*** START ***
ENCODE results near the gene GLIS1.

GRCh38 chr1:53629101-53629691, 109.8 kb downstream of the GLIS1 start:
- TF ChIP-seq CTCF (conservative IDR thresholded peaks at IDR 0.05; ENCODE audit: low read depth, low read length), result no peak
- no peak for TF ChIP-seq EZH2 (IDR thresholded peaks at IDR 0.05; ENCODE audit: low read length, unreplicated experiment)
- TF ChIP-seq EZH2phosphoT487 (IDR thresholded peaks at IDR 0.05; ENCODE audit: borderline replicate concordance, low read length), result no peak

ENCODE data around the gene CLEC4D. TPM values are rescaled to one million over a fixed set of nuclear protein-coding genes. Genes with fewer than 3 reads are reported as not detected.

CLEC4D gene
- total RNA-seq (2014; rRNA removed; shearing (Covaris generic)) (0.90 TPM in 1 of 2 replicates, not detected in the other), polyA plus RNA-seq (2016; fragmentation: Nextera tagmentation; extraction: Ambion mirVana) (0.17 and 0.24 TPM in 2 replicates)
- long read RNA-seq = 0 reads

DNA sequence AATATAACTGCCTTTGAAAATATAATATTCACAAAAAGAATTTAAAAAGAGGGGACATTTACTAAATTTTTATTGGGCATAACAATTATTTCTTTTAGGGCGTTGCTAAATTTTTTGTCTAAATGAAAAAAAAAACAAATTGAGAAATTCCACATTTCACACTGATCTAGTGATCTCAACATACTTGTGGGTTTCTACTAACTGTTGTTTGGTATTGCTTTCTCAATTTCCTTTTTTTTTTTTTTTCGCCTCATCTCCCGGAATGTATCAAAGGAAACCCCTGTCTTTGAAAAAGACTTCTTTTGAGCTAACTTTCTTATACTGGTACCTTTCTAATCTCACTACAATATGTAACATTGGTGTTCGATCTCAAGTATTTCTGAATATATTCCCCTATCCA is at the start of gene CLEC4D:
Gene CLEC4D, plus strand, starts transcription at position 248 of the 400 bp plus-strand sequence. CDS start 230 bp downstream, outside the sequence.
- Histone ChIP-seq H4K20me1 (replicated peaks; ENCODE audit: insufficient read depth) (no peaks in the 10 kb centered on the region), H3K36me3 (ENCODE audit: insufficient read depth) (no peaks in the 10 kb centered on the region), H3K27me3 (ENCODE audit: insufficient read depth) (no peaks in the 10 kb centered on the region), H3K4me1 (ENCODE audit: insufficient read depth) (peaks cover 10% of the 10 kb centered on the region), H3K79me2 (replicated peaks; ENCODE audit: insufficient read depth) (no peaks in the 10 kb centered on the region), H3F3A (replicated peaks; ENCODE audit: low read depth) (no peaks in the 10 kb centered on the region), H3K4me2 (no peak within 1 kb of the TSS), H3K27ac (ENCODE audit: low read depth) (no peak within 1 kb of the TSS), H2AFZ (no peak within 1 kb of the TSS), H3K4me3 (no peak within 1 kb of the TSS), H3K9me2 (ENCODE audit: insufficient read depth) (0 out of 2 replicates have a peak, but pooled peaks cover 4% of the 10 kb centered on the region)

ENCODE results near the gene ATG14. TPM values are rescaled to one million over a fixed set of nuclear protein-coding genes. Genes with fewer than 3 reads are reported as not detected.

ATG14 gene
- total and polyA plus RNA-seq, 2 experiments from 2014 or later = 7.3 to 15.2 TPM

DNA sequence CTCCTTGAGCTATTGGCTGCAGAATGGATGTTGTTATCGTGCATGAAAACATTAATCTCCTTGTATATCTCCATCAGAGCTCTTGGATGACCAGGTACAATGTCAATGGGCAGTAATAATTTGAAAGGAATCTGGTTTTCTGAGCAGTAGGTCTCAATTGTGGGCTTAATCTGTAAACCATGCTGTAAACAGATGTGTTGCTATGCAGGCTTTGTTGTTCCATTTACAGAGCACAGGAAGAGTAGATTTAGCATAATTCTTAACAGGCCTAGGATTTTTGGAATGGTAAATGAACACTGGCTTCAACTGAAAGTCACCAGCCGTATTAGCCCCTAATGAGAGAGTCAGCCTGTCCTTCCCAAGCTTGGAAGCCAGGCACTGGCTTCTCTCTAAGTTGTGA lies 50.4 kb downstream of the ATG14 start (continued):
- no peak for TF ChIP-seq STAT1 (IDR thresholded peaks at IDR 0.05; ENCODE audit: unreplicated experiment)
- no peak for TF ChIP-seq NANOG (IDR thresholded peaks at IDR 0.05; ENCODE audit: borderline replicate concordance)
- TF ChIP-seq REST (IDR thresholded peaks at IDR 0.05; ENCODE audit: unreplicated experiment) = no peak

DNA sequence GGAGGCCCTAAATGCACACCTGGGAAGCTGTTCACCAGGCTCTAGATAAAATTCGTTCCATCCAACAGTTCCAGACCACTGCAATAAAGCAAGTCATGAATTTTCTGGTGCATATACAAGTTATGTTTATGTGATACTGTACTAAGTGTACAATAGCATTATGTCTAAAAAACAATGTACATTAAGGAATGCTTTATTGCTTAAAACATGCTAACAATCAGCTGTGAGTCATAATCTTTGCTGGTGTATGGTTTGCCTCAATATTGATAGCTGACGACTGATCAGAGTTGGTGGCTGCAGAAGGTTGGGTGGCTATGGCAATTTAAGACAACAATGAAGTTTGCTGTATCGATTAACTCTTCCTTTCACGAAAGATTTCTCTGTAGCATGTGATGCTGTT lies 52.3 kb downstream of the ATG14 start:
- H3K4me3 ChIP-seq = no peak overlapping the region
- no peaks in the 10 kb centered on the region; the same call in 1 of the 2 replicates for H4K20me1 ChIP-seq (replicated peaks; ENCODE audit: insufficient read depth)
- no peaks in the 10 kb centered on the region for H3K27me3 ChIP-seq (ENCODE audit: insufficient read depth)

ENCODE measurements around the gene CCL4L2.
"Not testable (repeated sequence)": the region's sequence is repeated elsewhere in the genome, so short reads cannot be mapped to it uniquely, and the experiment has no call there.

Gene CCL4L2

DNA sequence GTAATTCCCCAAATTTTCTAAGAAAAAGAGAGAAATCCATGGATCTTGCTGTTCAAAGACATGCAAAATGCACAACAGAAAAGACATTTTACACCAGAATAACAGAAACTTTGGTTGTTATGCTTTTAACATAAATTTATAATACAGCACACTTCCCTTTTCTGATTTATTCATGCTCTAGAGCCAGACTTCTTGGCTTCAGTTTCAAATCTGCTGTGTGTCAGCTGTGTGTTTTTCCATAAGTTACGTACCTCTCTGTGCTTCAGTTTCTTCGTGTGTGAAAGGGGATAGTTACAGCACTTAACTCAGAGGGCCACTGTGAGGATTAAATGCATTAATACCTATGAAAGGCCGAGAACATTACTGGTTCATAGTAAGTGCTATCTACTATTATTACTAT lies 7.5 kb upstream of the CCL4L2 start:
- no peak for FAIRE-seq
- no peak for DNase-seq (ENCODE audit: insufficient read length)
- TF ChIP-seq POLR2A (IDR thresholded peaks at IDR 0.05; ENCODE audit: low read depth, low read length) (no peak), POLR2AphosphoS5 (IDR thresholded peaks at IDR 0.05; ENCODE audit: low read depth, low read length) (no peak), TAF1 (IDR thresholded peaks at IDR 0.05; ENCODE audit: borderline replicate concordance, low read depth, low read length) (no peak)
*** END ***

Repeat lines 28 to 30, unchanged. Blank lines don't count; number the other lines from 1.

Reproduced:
- no peak for FAIRE-seq
- no peak for DNase-seq (ENCODE audit: insufficient read length)
- TF ChIP-seq POLR2A (IDR thresholded peaks at IDR 0.05; ENCODE audit: low read depth, low read length) (no peak), POLR2AphosphoS5 (IDR thresholded peaks at IDR 0.05; ENCODE audit: low read depth, low read length) (no peak), TAF1 (IDR thresholded peaks at IDR 0.05; ENCODE audit: borderline replicate concordance, low read depth, low read length) (no peak)